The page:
Given the short lived nature of many Logitech peripheral devices I've owned, I doubt that having the source code would help you get much more life out of one of their products. In my experience, Logitech stuff isn't the cheapest, usually looks good, initially works well, comes nicely packaged, but has rubbish software, and mysteriously breaks or stops working properly after a couple of years. Its been a few years now, but I decided that I would consciously avoid all Logitech products (although since I'm with Wolfetone on the matter of home automation, I would never have bought anybody else's home hub either).

Think of it as "feature consolidation": they've rolled the "stops working after a couple of years" into the "rubbish software" element. From Logitech's point of view, they've integrated two downsides into one.

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Never do this

That could be an interesting solution. Do you want to obsolete your product earlier than, let's say, 5 or 10 years? Fine, you can do that, but you're obligated to make available ALL source code and tooling for compiling and installing the software on the device, so that customers can keep using and updating their devices. And no, "intellectual property" cannot be a reason for not releasing the code.

So a simple choice for vendors: you either support the products long-term, or release the code (and IP).

Seems fair to me.

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Re: Never do this

And no, "intellectual property" cannot be a reason for not releasing the code.

Against the backdrop of the EU's 50 & 70 year copyright rules, I suspect you're piddling in the wind. Software has for many years taken totally unwarranted advantage of copyright and licensing laws that were intended for completely different purposes. Sadly, I believe it is now too late to bring the piano lid down firmly on software "owner's" thieving fingers, much as that may be deserved.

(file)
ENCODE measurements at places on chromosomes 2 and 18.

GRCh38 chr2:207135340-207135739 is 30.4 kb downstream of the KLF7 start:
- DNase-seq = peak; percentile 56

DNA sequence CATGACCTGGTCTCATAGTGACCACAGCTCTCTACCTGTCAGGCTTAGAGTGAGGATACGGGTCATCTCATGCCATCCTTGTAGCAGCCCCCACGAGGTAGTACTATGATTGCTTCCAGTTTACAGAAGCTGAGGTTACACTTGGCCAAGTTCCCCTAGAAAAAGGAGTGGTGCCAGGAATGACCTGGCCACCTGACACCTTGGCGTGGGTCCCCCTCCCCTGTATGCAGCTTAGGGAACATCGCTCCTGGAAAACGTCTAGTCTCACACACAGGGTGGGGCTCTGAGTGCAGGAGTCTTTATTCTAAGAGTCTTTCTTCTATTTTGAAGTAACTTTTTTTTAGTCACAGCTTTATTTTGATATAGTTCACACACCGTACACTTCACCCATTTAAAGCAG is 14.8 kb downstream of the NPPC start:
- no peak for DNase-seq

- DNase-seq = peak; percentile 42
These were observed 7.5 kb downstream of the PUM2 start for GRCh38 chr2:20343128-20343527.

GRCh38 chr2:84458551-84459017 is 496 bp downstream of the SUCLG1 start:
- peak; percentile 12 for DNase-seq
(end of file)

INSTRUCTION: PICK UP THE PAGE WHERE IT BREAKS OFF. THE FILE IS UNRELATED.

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Pint

Re: Never do this

A sensible, reasonable, customer-friendly compromise solution.

And therefore, it will never happen.

Still, one can dream.

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Unnecessary cloud linkage

Completely unnecessary cloud linkage of products is one of those things that's going to come to a head one of these days. I have one of those Anova Culinary Precision Cookers, and earlier in the year they updated their app and all of a sudden, you had to create an account online and sign in to use the app, a requirement which they dropped on users with no warning or explanation. Bear in mind that all this app fundamentally does is set a temperature and a time on the cooker. They subsequently claimed it was something to do with security improvements and Google Home integration, but somehow requiring signing in to a cloud account in order to set a timer between two devices on my own LAN seems like more of a security hole than an improvement, maybe it's just me. Fortunately the thing can be used on manual, and as far as I can tell they can't do remote firmware updates, so they can't brick it. But this kind of thing just seems stupid.

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Re: Unnecessary cloud linkage

" Bear in mind that all this app fundamentally does is set a temperature and a time on the cooker. "

My cooker has things called buttons and dials for that.

Unless the app puts the food in the oven as well, its fucking pointless.

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Re: Unnecessary cloud linkage

There is a tiny bit of rationale to it, albeit not much. This is a sous vide cooker, and cooking times can be several hours (I've done a 24 hour pulled pork recipe). If you had a two hour cook, for example, you could prep it before you went to work, and then start it with the app two hours before you head home, and that would work even if you weren't sure beforehand what time you'd be heading home. Never done that, but you could.